Studies on telomerase knockout mice (lacking the RNA component of telomerase: TERC) have revealed first experimental evidence that telomere shortening limits organ homeostasis and regeneration by induction of cell cycle arrest or apoptosis [27][29]. The possible contribution of telomere shortening to maintenance and regeneration of the OE has not been investigated.

Here we analyzed the consequences of telomere shortening in G3 mTerc−/− mice compared to mTerc+/+ mice with long telomeres on maintenance and regeneration of the OE in response to chemical induced tissue damage. The study shows that telomere shortening leads to regional defects in OE regeneration in response to damage coupled with impaired cell proliferation in the affected areas.

Results

Telomere shortening does not impair homeostasis of the olfactory epithelium in aging mice

To evaluate influences of telomere shortening on the development and postnatal maintenance of the olfactory epithelium (OE) cross section were prepared from the basal nose of 2–3 month old mTerc+/+ and G3 mTerc−/− mice (n = 10 per group) and 10–12 month old mTerc+/+ and G3 mTerc−/− mice (n = 10 per group). In agreement with previous studies on other organ compartments, quantitative fluorescence in situ hybridisation revealed significantly shorter telomeres in the OE of 6–8 month old G3 mTerc−/− compared to mTerc+/+ mice (Fig. 1A, B). Histological analysis of the OE revealed a normal appearance of the OE in 2–3 month old G3 mTerc−/− mice compared to age matched mTerc+/+ mice (Figure 2A,B) indicating that telomere shortening did not impair the normal development of the OE. Similarly, an analysis of cross sections from the basal nose of 10–12 month old mice did not reveal a significant influence of telomere shortening on the morphology of the OE during aging (Figure 2C, D). Moreover, immunostaining for specific differentiation markers (olfactory marker protein (OMP) for olfactory receptor neurons; growth-associated protein 43 (GAP43) for immature olfactory receptor neurons) and proliferation markers (proliferating cell nuclear antigen  =  PCNA) did not reveal a significant influence of telomere shortening on the normal differentiation and cell composition of the OE (Figure 2E-K). Together, these data indicated that telomere shortening did not impair development and postnatal maintenance of a normally differentiated OE in young and aged mice.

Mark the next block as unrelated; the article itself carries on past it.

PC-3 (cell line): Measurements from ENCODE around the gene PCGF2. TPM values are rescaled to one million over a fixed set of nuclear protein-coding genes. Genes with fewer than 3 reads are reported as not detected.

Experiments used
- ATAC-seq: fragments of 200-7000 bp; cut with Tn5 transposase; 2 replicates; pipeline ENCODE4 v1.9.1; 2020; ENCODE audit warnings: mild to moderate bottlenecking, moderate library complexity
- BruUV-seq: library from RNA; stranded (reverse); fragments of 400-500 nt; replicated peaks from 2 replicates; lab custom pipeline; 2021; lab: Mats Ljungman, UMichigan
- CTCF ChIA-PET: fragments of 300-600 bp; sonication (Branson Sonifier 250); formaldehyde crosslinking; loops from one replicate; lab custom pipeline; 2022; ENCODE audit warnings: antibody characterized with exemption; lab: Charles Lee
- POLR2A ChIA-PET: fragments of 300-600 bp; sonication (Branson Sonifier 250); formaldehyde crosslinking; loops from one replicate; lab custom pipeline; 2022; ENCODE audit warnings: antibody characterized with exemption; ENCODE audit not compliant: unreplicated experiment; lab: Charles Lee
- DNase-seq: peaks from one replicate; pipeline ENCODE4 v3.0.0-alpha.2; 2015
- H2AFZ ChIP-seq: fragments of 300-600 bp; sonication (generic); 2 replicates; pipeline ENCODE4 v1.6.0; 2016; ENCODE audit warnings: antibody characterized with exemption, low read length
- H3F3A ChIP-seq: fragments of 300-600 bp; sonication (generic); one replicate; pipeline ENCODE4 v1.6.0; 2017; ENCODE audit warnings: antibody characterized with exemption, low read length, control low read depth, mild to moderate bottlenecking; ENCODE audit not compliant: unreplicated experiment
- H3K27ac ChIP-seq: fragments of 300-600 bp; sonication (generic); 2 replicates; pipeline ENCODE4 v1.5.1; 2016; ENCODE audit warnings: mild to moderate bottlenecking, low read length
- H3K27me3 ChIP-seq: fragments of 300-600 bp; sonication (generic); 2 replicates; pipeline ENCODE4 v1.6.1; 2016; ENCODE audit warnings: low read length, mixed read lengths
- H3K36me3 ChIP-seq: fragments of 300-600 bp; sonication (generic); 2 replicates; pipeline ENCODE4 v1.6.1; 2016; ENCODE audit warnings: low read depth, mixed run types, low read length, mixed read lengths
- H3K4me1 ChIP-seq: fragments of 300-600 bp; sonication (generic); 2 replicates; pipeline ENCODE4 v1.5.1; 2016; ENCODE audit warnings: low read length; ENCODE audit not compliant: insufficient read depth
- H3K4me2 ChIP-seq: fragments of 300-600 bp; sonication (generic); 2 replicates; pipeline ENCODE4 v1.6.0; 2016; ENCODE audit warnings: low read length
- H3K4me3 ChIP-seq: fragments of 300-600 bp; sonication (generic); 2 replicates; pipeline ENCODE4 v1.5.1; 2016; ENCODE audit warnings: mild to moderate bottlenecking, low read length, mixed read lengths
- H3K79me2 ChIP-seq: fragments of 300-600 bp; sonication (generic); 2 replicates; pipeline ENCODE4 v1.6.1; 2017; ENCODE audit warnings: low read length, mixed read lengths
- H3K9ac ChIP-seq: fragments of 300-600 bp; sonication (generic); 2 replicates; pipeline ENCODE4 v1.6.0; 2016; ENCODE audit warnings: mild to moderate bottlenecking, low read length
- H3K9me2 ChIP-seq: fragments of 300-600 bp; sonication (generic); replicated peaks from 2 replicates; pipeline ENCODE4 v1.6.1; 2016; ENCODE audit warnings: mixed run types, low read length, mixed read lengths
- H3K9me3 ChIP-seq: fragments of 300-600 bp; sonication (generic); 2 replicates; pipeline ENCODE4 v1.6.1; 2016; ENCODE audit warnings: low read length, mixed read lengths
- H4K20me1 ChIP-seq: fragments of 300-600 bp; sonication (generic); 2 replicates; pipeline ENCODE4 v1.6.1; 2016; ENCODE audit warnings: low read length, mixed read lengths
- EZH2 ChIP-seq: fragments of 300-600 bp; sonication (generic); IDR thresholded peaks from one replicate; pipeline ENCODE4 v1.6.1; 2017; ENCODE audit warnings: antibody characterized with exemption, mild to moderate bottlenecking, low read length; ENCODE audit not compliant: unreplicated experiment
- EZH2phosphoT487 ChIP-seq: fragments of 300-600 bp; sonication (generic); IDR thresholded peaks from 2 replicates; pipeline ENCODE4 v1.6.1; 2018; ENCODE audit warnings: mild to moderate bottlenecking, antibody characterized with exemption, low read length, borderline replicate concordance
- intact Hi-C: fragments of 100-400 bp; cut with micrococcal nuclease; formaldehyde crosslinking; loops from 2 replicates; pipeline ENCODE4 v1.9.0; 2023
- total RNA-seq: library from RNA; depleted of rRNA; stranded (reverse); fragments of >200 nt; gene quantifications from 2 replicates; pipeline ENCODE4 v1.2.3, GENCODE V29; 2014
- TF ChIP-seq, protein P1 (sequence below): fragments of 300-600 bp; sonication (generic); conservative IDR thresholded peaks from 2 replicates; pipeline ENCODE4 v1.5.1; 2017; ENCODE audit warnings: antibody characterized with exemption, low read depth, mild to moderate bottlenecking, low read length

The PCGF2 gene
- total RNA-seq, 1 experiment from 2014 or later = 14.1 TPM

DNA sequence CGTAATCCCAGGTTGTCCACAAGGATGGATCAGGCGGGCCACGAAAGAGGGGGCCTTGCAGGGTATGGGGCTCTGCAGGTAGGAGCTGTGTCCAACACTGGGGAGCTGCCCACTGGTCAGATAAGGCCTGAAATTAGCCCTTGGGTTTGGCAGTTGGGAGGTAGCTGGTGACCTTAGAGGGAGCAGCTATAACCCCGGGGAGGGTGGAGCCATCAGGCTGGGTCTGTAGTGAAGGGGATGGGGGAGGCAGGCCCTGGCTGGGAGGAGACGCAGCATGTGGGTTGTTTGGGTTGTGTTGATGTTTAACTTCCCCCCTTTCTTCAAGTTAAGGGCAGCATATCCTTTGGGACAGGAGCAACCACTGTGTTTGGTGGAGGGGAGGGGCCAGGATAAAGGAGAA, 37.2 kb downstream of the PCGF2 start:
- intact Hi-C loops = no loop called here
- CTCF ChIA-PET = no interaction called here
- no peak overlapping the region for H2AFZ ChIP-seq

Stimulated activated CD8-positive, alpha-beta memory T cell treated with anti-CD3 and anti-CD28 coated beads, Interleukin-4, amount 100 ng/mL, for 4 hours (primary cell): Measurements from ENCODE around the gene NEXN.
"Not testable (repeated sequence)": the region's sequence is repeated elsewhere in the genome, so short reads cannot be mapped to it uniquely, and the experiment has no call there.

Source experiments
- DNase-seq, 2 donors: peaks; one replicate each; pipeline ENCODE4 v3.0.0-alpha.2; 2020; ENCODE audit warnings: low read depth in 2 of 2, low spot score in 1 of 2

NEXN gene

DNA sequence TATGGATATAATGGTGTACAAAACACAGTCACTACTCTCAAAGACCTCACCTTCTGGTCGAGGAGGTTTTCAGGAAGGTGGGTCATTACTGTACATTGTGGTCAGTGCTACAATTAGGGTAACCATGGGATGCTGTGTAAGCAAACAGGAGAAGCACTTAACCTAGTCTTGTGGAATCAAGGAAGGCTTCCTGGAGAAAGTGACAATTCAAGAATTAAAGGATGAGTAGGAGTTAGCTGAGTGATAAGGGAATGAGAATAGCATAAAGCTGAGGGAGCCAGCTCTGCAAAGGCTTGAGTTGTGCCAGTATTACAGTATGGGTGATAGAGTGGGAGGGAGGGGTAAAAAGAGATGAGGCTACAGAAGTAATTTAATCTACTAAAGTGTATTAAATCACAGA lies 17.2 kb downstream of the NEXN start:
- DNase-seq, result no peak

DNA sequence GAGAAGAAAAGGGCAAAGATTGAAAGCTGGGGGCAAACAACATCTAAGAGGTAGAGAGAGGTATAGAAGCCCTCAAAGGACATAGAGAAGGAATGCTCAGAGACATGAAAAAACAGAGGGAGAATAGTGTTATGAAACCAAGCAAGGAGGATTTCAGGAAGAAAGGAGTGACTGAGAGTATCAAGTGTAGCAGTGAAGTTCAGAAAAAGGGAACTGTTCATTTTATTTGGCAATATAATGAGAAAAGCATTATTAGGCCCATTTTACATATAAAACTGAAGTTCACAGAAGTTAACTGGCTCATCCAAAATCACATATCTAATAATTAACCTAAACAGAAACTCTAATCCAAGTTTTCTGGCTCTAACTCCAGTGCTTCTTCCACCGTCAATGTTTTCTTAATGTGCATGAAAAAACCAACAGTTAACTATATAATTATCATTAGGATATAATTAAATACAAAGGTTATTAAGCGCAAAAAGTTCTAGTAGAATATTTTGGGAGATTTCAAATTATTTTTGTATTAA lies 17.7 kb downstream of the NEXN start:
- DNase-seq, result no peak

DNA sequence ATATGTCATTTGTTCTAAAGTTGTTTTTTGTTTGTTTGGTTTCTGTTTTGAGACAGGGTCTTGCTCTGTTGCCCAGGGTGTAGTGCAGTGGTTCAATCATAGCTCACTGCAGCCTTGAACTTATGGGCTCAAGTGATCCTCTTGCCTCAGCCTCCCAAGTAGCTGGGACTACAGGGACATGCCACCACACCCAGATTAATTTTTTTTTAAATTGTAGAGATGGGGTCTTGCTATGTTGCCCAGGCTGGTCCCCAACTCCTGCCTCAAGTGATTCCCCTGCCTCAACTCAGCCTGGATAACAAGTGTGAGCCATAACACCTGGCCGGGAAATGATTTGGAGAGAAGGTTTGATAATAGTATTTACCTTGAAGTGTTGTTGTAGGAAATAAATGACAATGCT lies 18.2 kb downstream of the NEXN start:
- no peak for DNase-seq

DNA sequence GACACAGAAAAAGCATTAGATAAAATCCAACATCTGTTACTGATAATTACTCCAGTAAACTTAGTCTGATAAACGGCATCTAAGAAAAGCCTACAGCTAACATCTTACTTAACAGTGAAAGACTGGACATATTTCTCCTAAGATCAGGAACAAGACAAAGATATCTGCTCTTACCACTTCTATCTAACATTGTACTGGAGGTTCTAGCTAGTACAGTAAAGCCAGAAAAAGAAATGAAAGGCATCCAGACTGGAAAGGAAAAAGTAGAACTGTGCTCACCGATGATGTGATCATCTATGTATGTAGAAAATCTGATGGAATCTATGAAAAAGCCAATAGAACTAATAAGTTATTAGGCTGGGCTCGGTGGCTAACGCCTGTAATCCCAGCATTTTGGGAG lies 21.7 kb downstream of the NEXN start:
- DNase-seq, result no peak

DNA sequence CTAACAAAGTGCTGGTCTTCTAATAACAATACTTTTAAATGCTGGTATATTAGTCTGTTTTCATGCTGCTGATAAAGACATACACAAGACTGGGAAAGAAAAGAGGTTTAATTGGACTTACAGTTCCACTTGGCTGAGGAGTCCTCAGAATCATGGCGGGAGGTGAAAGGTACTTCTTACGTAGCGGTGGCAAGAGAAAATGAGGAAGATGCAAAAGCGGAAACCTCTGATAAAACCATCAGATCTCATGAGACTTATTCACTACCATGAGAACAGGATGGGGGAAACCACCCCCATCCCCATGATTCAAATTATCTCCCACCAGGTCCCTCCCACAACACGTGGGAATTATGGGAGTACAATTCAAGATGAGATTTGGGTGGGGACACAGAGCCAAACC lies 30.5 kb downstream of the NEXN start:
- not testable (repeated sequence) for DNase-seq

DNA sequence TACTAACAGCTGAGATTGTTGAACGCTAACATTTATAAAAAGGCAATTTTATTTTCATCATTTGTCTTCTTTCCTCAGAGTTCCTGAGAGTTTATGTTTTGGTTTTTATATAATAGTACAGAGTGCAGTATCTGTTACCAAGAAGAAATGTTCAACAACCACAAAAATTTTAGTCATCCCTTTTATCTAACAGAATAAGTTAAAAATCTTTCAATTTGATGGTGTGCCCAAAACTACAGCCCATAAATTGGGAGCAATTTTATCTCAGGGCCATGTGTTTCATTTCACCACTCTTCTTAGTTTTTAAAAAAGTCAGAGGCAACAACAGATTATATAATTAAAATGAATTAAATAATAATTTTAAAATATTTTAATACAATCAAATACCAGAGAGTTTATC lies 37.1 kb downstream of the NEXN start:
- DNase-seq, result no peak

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Figure 1. Shortened telomeres in the olfactory epithelium of G3 mTerc−/− mice.

(A, B): Distribution of the mean telomere fluorescence intensity (TFI) of cells of the olfactory epithelium in 6–8 month old mTerc+/+ mice (A) and of G3 mTerc−/− mice (B) (n = 4 mice per group). The dotted line shows the mean TFI of olfactory epithelial cells in mice of the two cohorts. Note that the olfactory epithelium of G3 mTerc−/− have shorter telomeres than mTerc+/+ mice (P = 0.0207).

https://doi.org/10.1371/journal.pone.0027801.g001